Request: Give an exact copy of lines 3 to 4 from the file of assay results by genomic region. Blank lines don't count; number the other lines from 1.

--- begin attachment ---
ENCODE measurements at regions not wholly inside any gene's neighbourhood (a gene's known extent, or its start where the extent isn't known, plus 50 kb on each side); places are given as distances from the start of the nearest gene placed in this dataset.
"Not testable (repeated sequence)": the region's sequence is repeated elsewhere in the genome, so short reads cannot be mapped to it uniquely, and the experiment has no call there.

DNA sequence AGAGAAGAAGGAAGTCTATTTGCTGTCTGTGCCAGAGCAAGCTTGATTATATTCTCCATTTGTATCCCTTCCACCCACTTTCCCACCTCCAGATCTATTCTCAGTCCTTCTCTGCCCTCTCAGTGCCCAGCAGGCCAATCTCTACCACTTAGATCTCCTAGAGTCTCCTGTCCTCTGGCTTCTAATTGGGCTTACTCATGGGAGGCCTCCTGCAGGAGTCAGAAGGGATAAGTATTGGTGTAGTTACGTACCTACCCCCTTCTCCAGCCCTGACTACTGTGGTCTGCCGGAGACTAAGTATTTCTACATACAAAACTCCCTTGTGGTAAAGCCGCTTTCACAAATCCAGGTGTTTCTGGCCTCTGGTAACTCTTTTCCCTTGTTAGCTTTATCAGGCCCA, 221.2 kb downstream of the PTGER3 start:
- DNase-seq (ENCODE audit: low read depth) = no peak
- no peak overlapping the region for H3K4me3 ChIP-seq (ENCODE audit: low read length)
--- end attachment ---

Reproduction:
DNA sequence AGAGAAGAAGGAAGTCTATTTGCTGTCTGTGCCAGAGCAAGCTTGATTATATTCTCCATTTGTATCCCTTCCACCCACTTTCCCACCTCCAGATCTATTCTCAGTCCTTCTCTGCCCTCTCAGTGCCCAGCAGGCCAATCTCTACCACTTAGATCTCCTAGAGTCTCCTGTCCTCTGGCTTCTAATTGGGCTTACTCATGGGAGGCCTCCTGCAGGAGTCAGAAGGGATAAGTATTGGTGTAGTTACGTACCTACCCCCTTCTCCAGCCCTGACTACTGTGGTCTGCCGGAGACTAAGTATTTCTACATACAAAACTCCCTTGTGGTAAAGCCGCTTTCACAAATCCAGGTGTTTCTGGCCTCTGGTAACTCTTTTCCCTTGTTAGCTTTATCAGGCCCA, 221.2 kb downstream of the PTGER3 start:
- DNase-seq (ENCODE audit: low read depth) = no peak